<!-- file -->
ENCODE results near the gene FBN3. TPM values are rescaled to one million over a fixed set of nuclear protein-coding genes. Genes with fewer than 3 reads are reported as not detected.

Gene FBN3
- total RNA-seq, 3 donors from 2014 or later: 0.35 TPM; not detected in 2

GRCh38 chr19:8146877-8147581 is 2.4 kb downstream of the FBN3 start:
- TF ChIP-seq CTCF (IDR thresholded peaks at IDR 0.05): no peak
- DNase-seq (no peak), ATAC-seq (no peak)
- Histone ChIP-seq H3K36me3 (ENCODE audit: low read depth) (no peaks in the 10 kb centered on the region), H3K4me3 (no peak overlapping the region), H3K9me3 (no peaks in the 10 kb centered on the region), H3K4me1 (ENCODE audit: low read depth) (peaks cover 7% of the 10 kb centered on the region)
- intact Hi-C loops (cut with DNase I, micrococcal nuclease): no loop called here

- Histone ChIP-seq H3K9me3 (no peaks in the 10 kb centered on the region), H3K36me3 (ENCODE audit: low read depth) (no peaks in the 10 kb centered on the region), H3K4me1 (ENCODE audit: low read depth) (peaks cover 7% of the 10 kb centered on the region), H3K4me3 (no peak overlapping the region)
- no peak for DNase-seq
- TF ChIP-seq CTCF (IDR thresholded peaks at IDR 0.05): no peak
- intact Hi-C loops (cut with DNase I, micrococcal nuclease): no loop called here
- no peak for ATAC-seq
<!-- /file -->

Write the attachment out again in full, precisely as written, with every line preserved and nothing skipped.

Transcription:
ENCODE results near the gene FBN3. TPM values are rescaled to one million over a fixed set of nuclear protein-coding genes. Genes with fewer than 3 reads are reported as not detected.

Gene FBN3
- total RNA-seq, 3 donors from 2014 or later: 0.35 TPM; not detected in 2

GRCh38 chr19:8146877-8147581 is 2.4 kb downstream of the FBN3 start:
- TF ChIP-seq CTCF (IDR thresholded peaks at IDR 0.05): no peak
- DNase-seq (no peak), ATAC-seq (no peak)
- Histone ChIP-seq H3K36me3 (ENCODE audit: low read depth) (no peaks in the 10 kb centered on the region), H3K4me3 (no peak overlapping the region), H3K9me3 (no peaks in the 10 kb centered on the region), H3K4me1 (ENCODE audit: low read depth) (peaks cover 7% of the 10 kb centered on the region)
- intact Hi-C loops (cut with DNase I, micrococcal nuclease): no loop called here

- Histone ChIP-seq H3K9me3 (no peaks in the 10 kb centered on the region), H3K36me3 (ENCODE audit: low read depth) (no peaks in the 10 kb centered on the region), H3K4me1 (ENCODE audit: low read depth) (peaks cover 7% of the 10 kb centered on the region), H3K4me3 (no peak overlapping the region)
- no peak for DNase-seq
- TF ChIP-seq CTCF (IDR thresholded peaks at IDR 0.05): no peak
- intact Hi-C loops (cut with DNase I, micrococcal nuclease): no loop called here
- no peak for ATAC-seq